Finally got around to watching Dan Frankowski’s “You Are What You Say: Privacy Risks of Public Mentions” Google Tech Talk the other day. (I had the link set aside for two years. There’s a bit of a backlog.) In the talk, he takes an “anonymized” set of movie ratings and removes the anonymity by matching them to public mentions of movies in user profiles on the same site.
Interestingly, the ratings themselves weren’t as informative as the actual choice of movies to talk about. In the case of a site for movie buffs — ahem, film aficionados — I couldn’t help but think about participants in discussions using obscure film references as colored tail feathers as they try to out-strut one another. Of course this has significant impact on such a method, making the point that individual uniqueness is only a signature for identification: what makes you different just makes you more visible to a data mining algorithm.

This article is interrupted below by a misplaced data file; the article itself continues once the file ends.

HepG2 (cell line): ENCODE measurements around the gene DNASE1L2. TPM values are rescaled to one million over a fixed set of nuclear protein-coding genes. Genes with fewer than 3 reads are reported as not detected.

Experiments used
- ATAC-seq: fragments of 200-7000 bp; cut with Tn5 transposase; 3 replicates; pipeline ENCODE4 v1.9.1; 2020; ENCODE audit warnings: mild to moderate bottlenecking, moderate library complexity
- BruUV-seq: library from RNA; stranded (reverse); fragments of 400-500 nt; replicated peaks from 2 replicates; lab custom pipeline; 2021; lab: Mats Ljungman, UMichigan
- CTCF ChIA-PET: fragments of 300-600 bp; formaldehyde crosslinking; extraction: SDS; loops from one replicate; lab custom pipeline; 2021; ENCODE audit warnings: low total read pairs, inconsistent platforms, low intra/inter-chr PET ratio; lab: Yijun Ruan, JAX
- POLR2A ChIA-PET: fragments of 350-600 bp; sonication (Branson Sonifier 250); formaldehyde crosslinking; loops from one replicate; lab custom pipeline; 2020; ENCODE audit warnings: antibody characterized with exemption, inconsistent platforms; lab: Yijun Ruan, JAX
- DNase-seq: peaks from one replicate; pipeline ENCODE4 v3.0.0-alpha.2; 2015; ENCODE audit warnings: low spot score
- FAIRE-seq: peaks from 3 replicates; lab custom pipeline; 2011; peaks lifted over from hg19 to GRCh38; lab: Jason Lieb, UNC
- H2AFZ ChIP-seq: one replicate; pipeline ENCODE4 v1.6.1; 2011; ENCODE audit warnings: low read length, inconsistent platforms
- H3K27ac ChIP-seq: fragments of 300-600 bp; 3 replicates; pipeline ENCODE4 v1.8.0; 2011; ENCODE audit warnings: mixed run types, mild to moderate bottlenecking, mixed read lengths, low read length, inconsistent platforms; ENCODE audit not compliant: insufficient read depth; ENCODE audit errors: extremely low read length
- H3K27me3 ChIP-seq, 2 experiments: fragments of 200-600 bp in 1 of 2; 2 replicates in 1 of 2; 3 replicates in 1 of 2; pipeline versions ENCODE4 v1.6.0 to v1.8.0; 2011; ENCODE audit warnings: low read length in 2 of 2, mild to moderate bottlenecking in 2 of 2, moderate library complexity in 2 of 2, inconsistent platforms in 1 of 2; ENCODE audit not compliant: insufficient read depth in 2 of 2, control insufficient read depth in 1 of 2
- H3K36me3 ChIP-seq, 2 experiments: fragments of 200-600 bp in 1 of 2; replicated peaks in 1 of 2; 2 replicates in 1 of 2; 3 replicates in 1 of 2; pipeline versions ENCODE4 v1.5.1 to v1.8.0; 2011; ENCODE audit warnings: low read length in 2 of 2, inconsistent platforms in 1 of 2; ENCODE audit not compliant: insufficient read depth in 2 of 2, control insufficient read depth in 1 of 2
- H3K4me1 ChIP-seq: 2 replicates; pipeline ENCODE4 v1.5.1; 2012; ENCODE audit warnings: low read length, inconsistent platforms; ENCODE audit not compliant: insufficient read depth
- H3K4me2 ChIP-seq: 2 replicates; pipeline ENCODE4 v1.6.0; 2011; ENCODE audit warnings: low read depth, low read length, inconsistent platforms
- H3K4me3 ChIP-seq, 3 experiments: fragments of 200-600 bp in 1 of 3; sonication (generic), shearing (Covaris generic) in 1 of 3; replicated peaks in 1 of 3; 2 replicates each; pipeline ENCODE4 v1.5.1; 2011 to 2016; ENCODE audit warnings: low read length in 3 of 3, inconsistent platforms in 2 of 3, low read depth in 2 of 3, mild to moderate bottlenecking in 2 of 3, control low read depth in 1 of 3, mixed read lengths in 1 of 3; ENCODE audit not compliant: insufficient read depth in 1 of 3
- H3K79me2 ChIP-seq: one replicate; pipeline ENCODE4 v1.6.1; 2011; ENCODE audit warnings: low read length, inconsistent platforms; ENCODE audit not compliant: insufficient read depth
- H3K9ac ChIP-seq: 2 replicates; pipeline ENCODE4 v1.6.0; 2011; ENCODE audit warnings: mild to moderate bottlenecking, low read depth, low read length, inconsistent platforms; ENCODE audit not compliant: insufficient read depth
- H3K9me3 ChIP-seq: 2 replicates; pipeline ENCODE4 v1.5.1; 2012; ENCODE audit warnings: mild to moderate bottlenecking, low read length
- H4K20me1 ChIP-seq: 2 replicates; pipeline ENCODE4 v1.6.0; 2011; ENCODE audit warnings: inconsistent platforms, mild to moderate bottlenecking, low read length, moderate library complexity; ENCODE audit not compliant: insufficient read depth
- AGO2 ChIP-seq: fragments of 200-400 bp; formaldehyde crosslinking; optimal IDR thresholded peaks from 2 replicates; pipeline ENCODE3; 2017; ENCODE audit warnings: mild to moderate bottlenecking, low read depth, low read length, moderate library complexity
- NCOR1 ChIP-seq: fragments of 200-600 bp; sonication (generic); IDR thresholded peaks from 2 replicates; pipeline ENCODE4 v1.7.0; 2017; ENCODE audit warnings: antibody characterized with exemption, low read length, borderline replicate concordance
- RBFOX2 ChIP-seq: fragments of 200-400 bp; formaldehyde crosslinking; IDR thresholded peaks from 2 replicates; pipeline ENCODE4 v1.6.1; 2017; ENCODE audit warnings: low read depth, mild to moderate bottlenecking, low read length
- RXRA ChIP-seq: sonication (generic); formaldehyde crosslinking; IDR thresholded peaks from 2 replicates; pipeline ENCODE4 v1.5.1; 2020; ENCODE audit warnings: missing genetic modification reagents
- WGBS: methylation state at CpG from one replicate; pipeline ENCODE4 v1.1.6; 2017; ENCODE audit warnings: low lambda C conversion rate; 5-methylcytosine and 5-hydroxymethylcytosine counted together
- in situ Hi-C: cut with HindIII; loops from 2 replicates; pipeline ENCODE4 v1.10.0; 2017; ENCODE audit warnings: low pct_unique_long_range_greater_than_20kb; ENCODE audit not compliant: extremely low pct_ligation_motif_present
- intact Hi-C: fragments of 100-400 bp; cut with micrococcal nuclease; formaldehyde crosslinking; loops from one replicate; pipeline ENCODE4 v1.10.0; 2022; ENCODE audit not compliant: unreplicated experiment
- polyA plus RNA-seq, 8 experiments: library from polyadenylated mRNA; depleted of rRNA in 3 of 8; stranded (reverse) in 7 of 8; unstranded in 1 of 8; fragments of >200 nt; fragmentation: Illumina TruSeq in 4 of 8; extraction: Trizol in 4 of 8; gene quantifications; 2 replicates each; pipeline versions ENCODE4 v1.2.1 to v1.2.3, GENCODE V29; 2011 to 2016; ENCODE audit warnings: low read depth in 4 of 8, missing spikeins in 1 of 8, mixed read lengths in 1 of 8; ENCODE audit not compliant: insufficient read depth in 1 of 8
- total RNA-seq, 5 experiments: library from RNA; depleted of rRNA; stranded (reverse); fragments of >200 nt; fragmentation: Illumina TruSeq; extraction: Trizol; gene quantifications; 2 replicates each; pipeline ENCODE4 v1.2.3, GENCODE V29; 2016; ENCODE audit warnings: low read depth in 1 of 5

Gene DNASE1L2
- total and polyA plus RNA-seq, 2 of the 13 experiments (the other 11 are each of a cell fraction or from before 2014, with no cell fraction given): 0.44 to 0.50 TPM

The other interesting bit from the talk is about 20 minutes through, where starts to address ways to defeat such methods. There aren’t many good ideas, because of the tradeoffs involved in each, but it’s interesting to think about.